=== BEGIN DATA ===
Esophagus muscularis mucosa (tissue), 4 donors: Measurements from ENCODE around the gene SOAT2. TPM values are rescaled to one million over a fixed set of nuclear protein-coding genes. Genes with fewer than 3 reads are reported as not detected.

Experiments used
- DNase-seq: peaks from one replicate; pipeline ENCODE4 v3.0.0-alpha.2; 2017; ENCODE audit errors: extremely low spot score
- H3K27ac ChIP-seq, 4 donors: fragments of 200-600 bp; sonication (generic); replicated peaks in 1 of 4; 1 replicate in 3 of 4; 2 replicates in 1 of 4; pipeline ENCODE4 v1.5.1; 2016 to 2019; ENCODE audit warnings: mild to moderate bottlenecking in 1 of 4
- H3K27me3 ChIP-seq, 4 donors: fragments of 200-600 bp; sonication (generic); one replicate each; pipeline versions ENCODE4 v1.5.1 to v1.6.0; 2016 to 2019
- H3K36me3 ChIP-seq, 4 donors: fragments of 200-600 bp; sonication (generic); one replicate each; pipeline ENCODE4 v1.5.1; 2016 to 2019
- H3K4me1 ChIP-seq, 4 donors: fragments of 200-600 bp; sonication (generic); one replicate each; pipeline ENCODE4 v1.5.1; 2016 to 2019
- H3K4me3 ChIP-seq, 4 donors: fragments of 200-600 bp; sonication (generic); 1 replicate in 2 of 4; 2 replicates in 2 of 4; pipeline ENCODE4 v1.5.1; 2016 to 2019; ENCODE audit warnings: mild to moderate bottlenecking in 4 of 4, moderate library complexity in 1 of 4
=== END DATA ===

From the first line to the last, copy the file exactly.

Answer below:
Esophagus muscularis mucosa (tissue), 4 donors: Measurements from ENCODE around the gene SOAT2. TPM values are rescaled to one million over a fixed set of nuclear protein-coding genes. Genes with fewer than 3 reads are reported as not detected.

Experiments used
- DNase-seq: peaks from one replicate; pipeline ENCODE4 v3.0.0-alpha.2; 2017; ENCODE audit errors: extremely low spot score
- H3K27ac ChIP-seq, 4 donors: fragments of 200-600 bp; sonication (generic); replicated peaks in 1 of 4; 1 replicate in 3 of 4; 2 replicates in 1 of 4; pipeline ENCODE4 v1.5.1; 2016 to 2019; ENCODE audit warnings: mild to moderate bottlenecking in 1 of 4
- H3K27me3 ChIP-seq, 4 donors: fragments of 200-600 bp; sonication (generic); one replicate each; pipeline versions ENCODE4 v1.5.1 to v1.6.0; 2016 to 2019
- H3K36me3 ChIP-seq, 4 donors: fragments of 200-600 bp; sonication (generic); one replicate each; pipeline ENCODE4 v1.5.1; 2016 to 2019
- H3K4me1 ChIP-seq, 4 donors: fragments of 200-600 bp; sonication (generic); one replicate each; pipeline ENCODE4 v1.5.1; 2016 to 2019
- H3K4me3 ChIP-seq, 4 donors: fragments of 200-600 bp; sonication (generic); 1 replicate in 2 of 4; 2 replicates in 2 of 4; pipeline ENCODE4 v1.5.1; 2016 to 2019; ENCODE audit warnings: mild to moderate bottlenecking in 4 of 4, moderate library complexity in 1 of 4